, JULY 17, 2007 (STAR) By Paolo Romero - The Philippines is no longer the weakest link in the regional fight against terror with the implementation of the Human Security Act (HSA) last weekend, President Arroyo said yesterday.

“The Philippines has been a strong link in the war on terror. We have been able to (gain) a lot of headway,” Mrs. Arroyo told Reuters in an interview at Malacañang on Saturday.

“The lair of the terrorists gets smaller as our area of peace and understanding gets bigger,” she said.

Protests greeted the law’s implementation last Sunday, and communist rebels even threatened to intensify their offensive in response. Some quarters, particularly leftist groups, believe the Arroyo administration intends to use the law to harass its political opponents.

In her Reuters’ interview, Mrs. Arroyo boasted of the breakthroughs in her administration’s war on terror, particularly against the al-Qaeda-linked Abu Sayyaf. She said she expected to chalk up more victories with the HSA in force.

The Philippines has long been considered the weakest link in the war against terror in the region due to its poorly equipped and corruption-prone military and police forces as well as its lax border controls.

Security experts also said the lack of an anti-terror law also makes it hard for the Philippines to coordinate with other nations on cross-border terror activities.

The President noted the administration has a “new paradigm for peace in Mindanao,” where private armies and loose firearms abound and where the government is battling two big rebel groups – the New People’s Army and the Moro Islamic Liberation Front.

“It is a combination of soft and hard power. We meld together interfaith dialogue and cultural awareness, economic development and infrastructure development in the former conflict areas and mutual security arrangements to isolate the terrorists – that’s where the hard power comes in. It’s been a good paradigm,” Mrs. Arroyo said. “It’s a paradigm we wish to share to the world.”

27 countries confirm attendance at Asean meetings in Manila By Pia Lee-Brago Tuesday, July 17, 2007

Twenty-seven countries have confirmed their attendance in the ministerial and security meetings of the Association of Southeast Asian Nations (ASEAN) that will be held in Manila this month, the Department of Foreign Affairs (DFA) reported yesterday.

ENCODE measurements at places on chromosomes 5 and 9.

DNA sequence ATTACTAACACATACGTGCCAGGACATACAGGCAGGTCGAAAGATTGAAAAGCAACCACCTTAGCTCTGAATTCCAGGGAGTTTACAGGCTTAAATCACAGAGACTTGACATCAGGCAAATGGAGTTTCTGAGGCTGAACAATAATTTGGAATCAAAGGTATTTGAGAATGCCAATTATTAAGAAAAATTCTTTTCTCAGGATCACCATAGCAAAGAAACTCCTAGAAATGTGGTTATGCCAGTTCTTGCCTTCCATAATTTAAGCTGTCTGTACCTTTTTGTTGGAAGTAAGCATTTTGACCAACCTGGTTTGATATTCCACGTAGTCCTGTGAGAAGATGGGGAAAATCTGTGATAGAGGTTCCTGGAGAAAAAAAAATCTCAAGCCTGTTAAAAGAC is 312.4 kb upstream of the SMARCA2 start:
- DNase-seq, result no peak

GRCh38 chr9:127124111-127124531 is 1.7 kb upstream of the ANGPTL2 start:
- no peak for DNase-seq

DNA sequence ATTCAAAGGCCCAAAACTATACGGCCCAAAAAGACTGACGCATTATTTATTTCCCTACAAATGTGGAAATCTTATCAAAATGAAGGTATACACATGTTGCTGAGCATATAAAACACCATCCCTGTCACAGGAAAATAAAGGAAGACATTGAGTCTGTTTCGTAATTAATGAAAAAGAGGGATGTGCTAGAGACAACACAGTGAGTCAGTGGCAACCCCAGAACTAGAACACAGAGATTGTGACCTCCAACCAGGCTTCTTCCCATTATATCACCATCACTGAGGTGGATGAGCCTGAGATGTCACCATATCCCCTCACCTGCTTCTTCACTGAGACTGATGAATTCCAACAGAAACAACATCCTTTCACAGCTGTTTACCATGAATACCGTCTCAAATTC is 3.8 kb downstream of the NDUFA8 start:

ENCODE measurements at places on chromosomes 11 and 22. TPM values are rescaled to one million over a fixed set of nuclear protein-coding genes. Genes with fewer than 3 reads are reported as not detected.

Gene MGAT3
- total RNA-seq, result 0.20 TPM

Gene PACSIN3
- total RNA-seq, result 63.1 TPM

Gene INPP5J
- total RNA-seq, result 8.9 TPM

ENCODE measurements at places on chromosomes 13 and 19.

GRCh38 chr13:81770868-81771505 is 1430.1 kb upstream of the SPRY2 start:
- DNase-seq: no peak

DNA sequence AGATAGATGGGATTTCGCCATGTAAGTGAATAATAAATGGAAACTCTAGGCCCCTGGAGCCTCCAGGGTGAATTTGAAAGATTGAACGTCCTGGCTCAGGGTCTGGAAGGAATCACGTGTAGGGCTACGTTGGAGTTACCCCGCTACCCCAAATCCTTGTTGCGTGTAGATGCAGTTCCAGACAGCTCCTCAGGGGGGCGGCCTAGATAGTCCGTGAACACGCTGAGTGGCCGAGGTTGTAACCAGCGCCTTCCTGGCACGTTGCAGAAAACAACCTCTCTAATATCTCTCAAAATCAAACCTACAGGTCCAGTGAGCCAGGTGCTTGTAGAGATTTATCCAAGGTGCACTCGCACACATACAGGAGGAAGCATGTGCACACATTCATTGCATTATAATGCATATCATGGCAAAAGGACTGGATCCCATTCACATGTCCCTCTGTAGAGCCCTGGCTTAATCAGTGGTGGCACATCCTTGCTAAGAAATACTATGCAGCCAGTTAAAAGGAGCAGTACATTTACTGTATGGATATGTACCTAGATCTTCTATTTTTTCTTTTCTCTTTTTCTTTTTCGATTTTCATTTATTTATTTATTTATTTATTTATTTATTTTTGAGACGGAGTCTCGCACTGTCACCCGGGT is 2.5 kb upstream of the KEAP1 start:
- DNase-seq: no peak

Foreign Affairs Assistant Secretary for ASEAN Affairs Luis Cruz said the 27 countries will be represented at the 40th ASEAN Ministerial Meeting (AMM), the Post Ministerial Conferences (PMCs) and the 14th ASEAN Regional Forum (ARF) which will be held at the Philippine International Convention Center (PICC) from July 29 to Aug. 2.

Cruz said the foreign ministers are expected to discuss the status of ASEAN’s community-building efforts and assess the progress of the implementation of the three pillars of ASEAN on security community, economic community and socio-cultural community.

Cruz said during the AMM, the foreign ministers will adopt measures that will implement the landmark decisions of the 12th ASEAN, the 2nd East Asia Summit and other related summits that were held under the chairmanship of President Arroyo in Cebu last January.

As the current ASEAN chairman, the Philippines will lead discussions on the measures to follow up the directives that the ASEAN leaders firmed up at the Cebu Summit.

The AMM is an annual meeting of the ASEAN foreign ministers held every July and hosted on a rotation basis by member countries in alphabetical order, following the rotation of the ASEAN chairmanship.

The 10 ASEAN members are Brunei Darussalam, Cambodia, Indonesia, Lao People’s Democratic Republic, Malaysia, Myanmar, Philippines, Singapore, Thailand and Vietnam.

The PMCs are annual meetings between ASEAN foreign ministers and their counterparts from 10 dialogue partners – China, Japan, Republic of Korea, Australia, New Zealand, India, Russia, Canada, the United States and the European Union.

Chief News Editor: Sol Jose Vanzi

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